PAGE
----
Rep. Heather Scott – District 1 Educate Yourself!
Crony Capitalism-How Does it Work?
Crony capitalism is a term describing an economy in which success in business depends on close relationships between business people and government officials. It may be exhibited by favoritism in the distribution of legal permits, government grants, special tax breaks, or other forms of state interventionism. Crony capitalism is believed to arise when business cronyism and related self-serving behavior by businesses or business people spills over into politics and government, or when self-serving friendships and family ties between businessmen and the government influence the economy and society to the extent that it corrupts public-serving economic and political ideals.
It is also used to describe governmental decisions favoring “cronies” of governmental officials. In this context, the term is often used interchangeably with corporate welfare; to the extent that there is a difference, it may be the extent to which a government action can be said to benefit individuals rather than entire industries. credit: https://en.wikipedia.org/wiki/Crony_capitalism
Conservation Easements and Your Government
In the United States, a conservation easement (also called conservation covenant, conservation restriction or conservation servitude) is a power invested in a qualified private land conservation organization (often called a “land trust“) or government (municipal, county, state or federal) to constrain, as to a specified land area, the exercise of rights otherwise held by a landowner so as to achieve certain conservation purposes. It is an interest in real property established by agreement between a landowner and land trust or unit of government. The conservation easement “runs with the land,” meaning it is applicable to both present and future owners of the land. As with other real property interests, the grant of conservation easement is recorded in the local land records; the grant becomes a part of the chain of title for the property.
The conservation easement’s purposes will vary depending on the character of the particular property, the goals of the land trust or government unit, and the needs of the landowners. For example, an easement’s purposes (often called “conservation objectives”) might include any one or more of the following:
· Maintain and improve water quality;
· Perpetuate and foster the growth of healthy forest;
· Maintain and improve wildlife habitat and migration corridors;
· Protect scenic vistas visible from roads and other public areas; or
· Ensure that lands are managed so that they are always available for sustainable agriculture and forestry. credit: https://en.wikipedia.org/wiki/Conservation_easement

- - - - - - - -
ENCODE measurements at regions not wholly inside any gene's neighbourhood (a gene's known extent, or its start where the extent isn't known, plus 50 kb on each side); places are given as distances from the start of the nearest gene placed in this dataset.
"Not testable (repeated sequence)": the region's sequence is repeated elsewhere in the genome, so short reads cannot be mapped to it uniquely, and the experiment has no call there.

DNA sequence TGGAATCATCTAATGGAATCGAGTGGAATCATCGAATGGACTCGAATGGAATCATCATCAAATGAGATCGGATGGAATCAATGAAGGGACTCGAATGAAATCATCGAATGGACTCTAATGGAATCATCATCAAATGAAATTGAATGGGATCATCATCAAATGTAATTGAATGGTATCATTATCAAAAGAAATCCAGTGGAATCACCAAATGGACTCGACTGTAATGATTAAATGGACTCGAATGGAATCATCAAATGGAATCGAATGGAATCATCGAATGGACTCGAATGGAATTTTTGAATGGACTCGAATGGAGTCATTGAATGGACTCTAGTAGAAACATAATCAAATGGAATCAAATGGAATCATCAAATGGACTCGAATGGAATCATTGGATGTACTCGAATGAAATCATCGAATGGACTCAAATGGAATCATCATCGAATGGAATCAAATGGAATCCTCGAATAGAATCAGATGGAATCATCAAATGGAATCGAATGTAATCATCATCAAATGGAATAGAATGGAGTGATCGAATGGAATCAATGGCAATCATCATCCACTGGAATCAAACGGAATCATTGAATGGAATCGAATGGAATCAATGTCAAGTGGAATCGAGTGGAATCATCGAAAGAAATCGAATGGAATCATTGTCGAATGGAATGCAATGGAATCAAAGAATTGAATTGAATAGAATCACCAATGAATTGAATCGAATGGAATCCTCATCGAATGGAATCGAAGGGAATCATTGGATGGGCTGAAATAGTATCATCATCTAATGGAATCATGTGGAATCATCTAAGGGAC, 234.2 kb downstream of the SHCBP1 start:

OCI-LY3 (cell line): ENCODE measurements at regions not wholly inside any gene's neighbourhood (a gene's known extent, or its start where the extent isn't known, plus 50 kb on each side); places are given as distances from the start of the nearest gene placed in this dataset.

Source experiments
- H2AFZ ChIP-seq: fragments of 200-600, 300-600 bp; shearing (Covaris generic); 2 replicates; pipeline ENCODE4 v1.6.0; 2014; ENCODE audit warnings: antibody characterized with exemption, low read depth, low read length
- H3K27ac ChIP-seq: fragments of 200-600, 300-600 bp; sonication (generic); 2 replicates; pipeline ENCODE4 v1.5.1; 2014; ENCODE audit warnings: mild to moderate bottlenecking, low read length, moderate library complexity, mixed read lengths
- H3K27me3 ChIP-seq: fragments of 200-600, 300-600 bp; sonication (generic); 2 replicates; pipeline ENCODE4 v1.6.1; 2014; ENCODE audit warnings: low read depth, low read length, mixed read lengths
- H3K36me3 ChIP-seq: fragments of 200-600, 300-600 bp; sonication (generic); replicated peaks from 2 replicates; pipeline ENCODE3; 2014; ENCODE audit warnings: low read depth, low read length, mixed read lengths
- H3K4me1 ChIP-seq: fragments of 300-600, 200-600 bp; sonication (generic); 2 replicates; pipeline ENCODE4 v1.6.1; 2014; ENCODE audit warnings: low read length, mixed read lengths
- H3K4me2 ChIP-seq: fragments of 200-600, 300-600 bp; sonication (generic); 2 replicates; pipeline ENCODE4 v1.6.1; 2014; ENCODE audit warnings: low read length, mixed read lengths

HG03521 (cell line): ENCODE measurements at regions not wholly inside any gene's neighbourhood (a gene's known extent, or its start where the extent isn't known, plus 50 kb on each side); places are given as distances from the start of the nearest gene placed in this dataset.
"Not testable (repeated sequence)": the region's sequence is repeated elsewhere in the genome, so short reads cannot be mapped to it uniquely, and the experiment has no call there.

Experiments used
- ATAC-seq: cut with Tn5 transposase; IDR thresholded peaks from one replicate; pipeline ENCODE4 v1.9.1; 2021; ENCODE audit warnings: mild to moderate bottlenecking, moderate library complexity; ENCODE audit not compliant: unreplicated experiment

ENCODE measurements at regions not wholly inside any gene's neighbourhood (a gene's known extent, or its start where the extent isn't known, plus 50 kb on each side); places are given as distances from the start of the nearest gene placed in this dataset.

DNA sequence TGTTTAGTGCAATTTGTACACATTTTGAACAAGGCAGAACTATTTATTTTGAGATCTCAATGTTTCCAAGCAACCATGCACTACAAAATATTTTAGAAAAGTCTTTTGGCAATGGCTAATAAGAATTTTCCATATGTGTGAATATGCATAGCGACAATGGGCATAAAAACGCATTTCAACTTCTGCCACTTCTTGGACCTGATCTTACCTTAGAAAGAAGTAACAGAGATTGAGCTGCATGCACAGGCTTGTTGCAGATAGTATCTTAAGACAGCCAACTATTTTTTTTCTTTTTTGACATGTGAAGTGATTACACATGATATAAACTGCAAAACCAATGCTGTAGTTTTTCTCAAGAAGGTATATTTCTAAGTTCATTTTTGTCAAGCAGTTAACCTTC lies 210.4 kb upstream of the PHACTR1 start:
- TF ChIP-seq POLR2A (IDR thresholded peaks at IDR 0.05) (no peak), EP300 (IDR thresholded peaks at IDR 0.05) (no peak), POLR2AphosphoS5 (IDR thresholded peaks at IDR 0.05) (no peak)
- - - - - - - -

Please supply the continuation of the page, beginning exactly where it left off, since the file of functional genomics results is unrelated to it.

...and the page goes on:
Using Your Tax Dollars for a Personal Agenda
I would like to discuss a single line item that showed up on a state appropriation bill just last week on the House Reading Calendar. The Forest Legacy Project (Clagstone Conservation Easement-line item #19 of House bill 599) would have appropriated $5 million dollars in public funds to a single private company through the Idaho Department of Land’s 2016 Budget. A related appropriation bill for Idaho Department of Fish and Game was set to appropriate another $2 million from taxes to that same business.
The State would be appropriating the money to this single private corporation to obtain a conservation easement for the purposes of limited public access and to preserve the so called “uniqueness” of this property. The corporation will maintain ownership and control of the property, continue to harvest timber, and restrict public access on certain areas of the property, and may sell the property at any time in the future.
As most of you know I fully support the timber industry and private property rights. What I do not support is using public dollars to reward a corporation for something they could do for free (set up a conservation easement on their own, allow public access and harvest timber).
||Bonner County Commissioners were unaware of the easement project. The Commissioners were initially denied a copy of the “confidential” draft easement. After submitting a formal public records request, the county was able to obtain a few of the documents concerning the project through the Idaho Department of Lands. In Section 1 of the easement document it clearly states that the easement was supposed to be done in “cooperation with local governments”. Idaho Department of Lands and the private corporation apologized to the commissioners for this “oversight”. Federal and State bureaucratic agencies and agenda driven environmentalists (https://y2y.net/work/how-protect-connect-inspire/private-lands) have approved this project, but Bonner County Commissioners have not.
Concerns of the Commissioners range from lack of coordination and input into the easement or public access management plan, no time to have their resource committee review the drafts, the loss of potential property taxes and county services, and the fact that there is little time to address this project’s impacts on taxes, neighbors, the disabled, buffer zones, roads, or the county natural resource plan.